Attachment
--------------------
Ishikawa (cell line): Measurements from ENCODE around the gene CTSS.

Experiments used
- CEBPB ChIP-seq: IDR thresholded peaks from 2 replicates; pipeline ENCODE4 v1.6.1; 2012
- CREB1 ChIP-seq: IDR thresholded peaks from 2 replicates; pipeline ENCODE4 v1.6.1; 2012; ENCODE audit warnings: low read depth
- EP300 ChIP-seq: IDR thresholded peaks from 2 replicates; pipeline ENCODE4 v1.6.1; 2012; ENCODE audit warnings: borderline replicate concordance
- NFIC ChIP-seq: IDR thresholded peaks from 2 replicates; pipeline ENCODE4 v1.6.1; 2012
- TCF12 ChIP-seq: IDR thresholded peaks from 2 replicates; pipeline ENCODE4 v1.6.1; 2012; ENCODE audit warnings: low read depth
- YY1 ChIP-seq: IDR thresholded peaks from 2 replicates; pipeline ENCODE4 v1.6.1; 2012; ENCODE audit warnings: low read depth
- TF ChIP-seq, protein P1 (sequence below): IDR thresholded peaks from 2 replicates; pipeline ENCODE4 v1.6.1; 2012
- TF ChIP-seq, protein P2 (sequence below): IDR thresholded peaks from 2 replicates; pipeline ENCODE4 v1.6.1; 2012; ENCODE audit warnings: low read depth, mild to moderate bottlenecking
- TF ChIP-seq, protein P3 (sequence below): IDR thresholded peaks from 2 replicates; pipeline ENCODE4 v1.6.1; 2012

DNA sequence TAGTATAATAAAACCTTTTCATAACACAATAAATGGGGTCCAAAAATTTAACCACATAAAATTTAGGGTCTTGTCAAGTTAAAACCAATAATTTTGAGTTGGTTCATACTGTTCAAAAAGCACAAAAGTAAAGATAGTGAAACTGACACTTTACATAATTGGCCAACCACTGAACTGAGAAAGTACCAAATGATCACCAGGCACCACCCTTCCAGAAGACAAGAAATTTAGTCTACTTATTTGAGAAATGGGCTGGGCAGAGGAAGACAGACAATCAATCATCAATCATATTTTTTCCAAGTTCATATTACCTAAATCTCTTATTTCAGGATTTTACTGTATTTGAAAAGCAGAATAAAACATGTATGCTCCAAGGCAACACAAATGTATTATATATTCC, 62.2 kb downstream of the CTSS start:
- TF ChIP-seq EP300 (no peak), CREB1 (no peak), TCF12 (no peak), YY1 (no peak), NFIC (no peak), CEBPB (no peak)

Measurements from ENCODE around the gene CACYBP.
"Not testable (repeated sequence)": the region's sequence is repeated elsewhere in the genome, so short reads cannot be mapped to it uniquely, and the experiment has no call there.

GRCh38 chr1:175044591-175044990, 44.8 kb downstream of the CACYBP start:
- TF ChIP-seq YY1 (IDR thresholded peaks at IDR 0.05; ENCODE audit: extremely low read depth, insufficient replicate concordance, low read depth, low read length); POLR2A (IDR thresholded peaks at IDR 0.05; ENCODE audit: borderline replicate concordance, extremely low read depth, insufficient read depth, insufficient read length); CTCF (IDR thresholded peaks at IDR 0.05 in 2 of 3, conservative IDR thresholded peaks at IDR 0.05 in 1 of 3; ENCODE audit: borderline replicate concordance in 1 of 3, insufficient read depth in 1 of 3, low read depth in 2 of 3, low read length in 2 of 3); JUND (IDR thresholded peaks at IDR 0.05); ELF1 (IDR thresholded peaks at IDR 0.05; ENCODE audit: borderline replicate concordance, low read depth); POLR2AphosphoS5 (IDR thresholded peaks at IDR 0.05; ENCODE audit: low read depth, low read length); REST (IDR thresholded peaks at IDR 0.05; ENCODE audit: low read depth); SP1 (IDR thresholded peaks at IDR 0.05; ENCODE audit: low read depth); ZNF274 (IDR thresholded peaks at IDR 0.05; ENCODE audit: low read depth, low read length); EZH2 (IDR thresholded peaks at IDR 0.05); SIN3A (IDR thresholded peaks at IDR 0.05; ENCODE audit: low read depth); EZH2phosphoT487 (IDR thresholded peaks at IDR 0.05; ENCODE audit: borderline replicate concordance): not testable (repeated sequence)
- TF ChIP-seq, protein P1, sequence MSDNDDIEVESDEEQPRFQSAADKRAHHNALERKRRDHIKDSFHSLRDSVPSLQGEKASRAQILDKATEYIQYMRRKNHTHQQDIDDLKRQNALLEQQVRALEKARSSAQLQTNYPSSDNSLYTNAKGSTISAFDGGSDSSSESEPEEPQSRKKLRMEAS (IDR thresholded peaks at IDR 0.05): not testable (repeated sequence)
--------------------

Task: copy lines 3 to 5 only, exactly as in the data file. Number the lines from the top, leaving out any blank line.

- CEBPB ChIP-seq: IDR thresholded peaks from 2 replicates; pipeline ENCODE4 v1.6.1; 2012
- CREB1 ChIP-seq: IDR thresholded peaks from 2 replicates; pipeline ENCODE4 v1.6.1; 2012; ENCODE audit warnings: low read depth
- EP300 ChIP-seq: IDR thresholded peaks from 2 replicates; pipeline ENCODE4 v1.6.1; 2012; ENCODE audit warnings: borderline replicate concordance